I like the Ballinamore canal. It is stuffed with fish for one thing and due to the wrecked tourist season it is pretty quiet meaning I can fish with relatively little disturbance from passing boats. Today I tried a new spot for me at lock 13 about half way between Leitrim Village and Keshcarrigan. Thursdays are a good day for me to head off to the canal as I can drop Helen at her work and mosey on up to the canal via Carrick-on-Shannon where I can buy some bait.
I routinely refer to this canal as the ‘Ballinamore’ but it has various names. Probably the right one is ‘the Ballinamore, Ballyconnel canal. Part of it could rightly be referred to as the Woodford river as this river was straightened and canalised to form part of the waterway. In common with most Irish canals, this one was an economic disaster, fell into ruin and has been repaired and is now used for pleasure craft. It links the Erne catchment in the north to the Shannon. What interests us anglers is the good stocks of roach, bream, hybrids, perch and pike. Some rudd and tench are also present
So why Lock 13? It is reasonably close for me and it looks like a spot where the roach will shoal up. As I explore the different parts of the canal I am slowly building up a picture of where to fish and where to avoid so this was going to be another one of those sessions where I was planning on doing more learning than fishing. My usual canal set up of the light leger rod for fishing in the margins and a float rod for the main channel were in the back of the car.
A car park beside the locks was a huge benefit for me and I parked up and unloaded all the gear. It’s mid-summer now and the air is warm. We have had some rain recently so the salmon and sea trout are running but I want to avoid the crowds and just do some gentle canal fishing instead. I find the lock and park up. Only a few people around and a boat is passing through the lock as I tackle up. Immediately below the lock there is a flat concrete structure where I can fish from with ease. The canal is very dirty due to recent rain.
A few balls of groundbait plop into the swim and I start to fish. Another boat uses the lock and operations are suspended while the brown water rushes past, churning up twigs and rubbish from the bottom. My ground bait has been washed away so I feed the swim again and re-start. This would be the nature of the session as there is an unexpectedly high volume of boat traffic today.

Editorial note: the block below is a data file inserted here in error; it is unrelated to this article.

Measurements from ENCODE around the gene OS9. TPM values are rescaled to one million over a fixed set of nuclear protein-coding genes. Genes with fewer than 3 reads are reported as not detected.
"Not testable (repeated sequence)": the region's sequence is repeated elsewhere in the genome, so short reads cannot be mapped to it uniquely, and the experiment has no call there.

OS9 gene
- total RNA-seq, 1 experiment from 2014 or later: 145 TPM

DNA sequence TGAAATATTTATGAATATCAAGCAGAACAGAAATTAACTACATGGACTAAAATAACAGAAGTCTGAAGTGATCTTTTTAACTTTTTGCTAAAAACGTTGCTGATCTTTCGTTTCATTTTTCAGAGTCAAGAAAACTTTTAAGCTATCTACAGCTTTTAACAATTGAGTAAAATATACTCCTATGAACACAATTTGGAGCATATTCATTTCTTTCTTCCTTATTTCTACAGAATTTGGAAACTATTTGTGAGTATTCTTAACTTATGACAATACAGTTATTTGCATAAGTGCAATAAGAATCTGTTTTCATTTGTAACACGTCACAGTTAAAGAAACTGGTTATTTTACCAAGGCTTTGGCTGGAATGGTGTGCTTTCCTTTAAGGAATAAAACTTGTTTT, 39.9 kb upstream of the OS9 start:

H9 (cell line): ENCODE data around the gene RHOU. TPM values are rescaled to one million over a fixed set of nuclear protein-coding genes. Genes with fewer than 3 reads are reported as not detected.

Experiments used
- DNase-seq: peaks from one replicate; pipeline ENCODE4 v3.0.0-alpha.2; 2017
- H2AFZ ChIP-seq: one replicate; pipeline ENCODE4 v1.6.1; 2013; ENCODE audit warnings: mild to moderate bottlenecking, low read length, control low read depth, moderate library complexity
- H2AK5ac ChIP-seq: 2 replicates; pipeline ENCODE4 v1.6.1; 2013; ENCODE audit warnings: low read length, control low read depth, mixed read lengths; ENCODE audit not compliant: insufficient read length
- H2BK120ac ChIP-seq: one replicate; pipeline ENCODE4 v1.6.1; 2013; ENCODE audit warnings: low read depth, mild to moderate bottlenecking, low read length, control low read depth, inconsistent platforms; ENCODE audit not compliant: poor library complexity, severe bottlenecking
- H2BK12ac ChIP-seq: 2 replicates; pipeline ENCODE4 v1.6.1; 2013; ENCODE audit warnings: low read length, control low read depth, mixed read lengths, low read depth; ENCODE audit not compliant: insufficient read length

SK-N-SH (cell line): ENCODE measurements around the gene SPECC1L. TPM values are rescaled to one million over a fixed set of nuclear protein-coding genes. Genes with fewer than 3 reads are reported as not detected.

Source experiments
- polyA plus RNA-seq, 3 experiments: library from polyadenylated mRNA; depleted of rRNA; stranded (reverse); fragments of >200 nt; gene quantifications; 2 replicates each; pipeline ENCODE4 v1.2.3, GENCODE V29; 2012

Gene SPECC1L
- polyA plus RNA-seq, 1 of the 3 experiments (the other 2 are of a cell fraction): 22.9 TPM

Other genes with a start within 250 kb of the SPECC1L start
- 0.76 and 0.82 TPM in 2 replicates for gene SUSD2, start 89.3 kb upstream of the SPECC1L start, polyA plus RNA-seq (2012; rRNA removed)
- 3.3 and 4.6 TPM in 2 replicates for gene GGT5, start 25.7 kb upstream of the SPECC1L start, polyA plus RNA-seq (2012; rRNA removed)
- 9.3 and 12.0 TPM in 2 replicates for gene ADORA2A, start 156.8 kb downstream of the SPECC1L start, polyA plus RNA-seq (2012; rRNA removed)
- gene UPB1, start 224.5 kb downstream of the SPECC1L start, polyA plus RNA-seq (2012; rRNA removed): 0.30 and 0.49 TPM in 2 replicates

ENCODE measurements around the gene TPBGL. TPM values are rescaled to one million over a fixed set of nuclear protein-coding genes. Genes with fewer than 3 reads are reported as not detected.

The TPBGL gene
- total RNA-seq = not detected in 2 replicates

The leger rod gives a nod and I wind in a tiny perch. Next the float disappears slowly and another small perch wriggles on the end. I have to wrestle a small branch out on the float rod after my hook catches on it in the murky water. I loose feed a few maggots and am soon rewarded with the first of a string of roach. None of them are any great size but I do love catching these pretty fish.
The hours pass and a pattern can be observed. Every time the lock gates are opened and the swim is disturbed it takes about 20 minutes for the fish to come back on the feed. I move further downstream to see if this is any better but apart from one good roach which falls off at the net I hook nothing there. I pack up and head home in time for a nice dinner.
I guess this is a fairly typical angling day on the canal, a few smallish fish on light tackle amid calming surroundings. On a day like today with no wind to speak of the loughs would be dreadfully hard work where as a short session on the canal is very relaxing. What is interesting is my growing confidence as I ever-so-slowly amass snippets of knowledge with every trip here. It is easy to dismiss a few tiddlers as a waste of time but I see it very differently. Angling means different things to different people. The pressure of the competitions attracts some, trying to catch their PB is the goal for others. I happen to fall into the category of those anglers who use angling as an escape from everyday life and just enjoy being out by the water messing about and hopefully catching a few fish but not becoming overly stressed if I blank. Lock 13 provided me with a lovely few hours of solitary relaxation.
Leitrim is fast becoming my ‘go to’ place for coarse fishing. The range of venues is breath-taking and the opportunities seem to be almost endless. In these difficult times I don’t like to plan too far in advance so instead I watch the weather and decide if each day is a game fishing day or one for coarse fishing. I am well aware of how blessed I am to live here and have so much angling on my doorstep.
Next week is forecast to be one of light winds and overcast skies – looks like I will be heading for Leitrim again!